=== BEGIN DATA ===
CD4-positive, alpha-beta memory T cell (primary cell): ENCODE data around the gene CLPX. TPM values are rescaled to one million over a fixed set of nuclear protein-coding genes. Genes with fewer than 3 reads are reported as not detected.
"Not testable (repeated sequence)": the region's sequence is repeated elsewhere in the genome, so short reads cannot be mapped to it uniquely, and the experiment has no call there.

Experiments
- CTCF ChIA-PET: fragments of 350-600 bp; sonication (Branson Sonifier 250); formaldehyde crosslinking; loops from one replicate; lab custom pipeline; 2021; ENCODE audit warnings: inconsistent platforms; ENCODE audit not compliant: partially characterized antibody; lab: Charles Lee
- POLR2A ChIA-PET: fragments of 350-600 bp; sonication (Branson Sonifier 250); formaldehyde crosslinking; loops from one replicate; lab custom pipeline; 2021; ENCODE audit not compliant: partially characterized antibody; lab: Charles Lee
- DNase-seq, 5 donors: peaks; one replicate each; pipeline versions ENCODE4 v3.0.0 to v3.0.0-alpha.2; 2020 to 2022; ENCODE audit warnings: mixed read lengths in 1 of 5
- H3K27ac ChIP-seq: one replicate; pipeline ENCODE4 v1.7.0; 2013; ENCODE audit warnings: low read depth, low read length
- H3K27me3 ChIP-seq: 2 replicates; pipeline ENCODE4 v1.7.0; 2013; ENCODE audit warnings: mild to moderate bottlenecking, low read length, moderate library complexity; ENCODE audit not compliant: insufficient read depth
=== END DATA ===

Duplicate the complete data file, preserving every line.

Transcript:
CD4-positive, alpha-beta memory T cell (primary cell): ENCODE data around the gene CLPX. TPM values are rescaled to one million over a fixed set of nuclear protein-coding genes. Genes with fewer than 3 reads are reported as not detected.
"Not testable (repeated sequence)": the region's sequence is repeated elsewhere in the genome, so short reads cannot be mapped to it uniquely, and the experiment has no call there.

Experiments
- CTCF ChIA-PET: fragments of 350-600 bp; sonication (Branson Sonifier 250); formaldehyde crosslinking; loops from one replicate; lab custom pipeline; 2021; ENCODE audit warnings: inconsistent platforms; ENCODE audit not compliant: partially characterized antibody; lab: Charles Lee
- POLR2A ChIA-PET: fragments of 350-600 bp; sonication (Branson Sonifier 250); formaldehyde crosslinking; loops from one replicate; lab custom pipeline; 2021; ENCODE audit not compliant: partially characterized antibody; lab: Charles Lee
- DNase-seq, 5 donors: peaks; one replicate each; pipeline versions ENCODE4 v3.0.0 to v3.0.0-alpha.2; 2020 to 2022; ENCODE audit warnings: mixed read lengths in 1 of 5
- H3K27ac ChIP-seq: one replicate; pipeline ENCODE4 v1.7.0; 2013; ENCODE audit warnings: low read depth, low read length
- H3K27me3 ChIP-seq: 2 replicates; pipeline ENCODE4 v1.7.0; 2013; ENCODE audit warnings: mild to moderate bottlenecking, low read length, moderate library complexity; ENCODE audit not compliant: insufficient read depth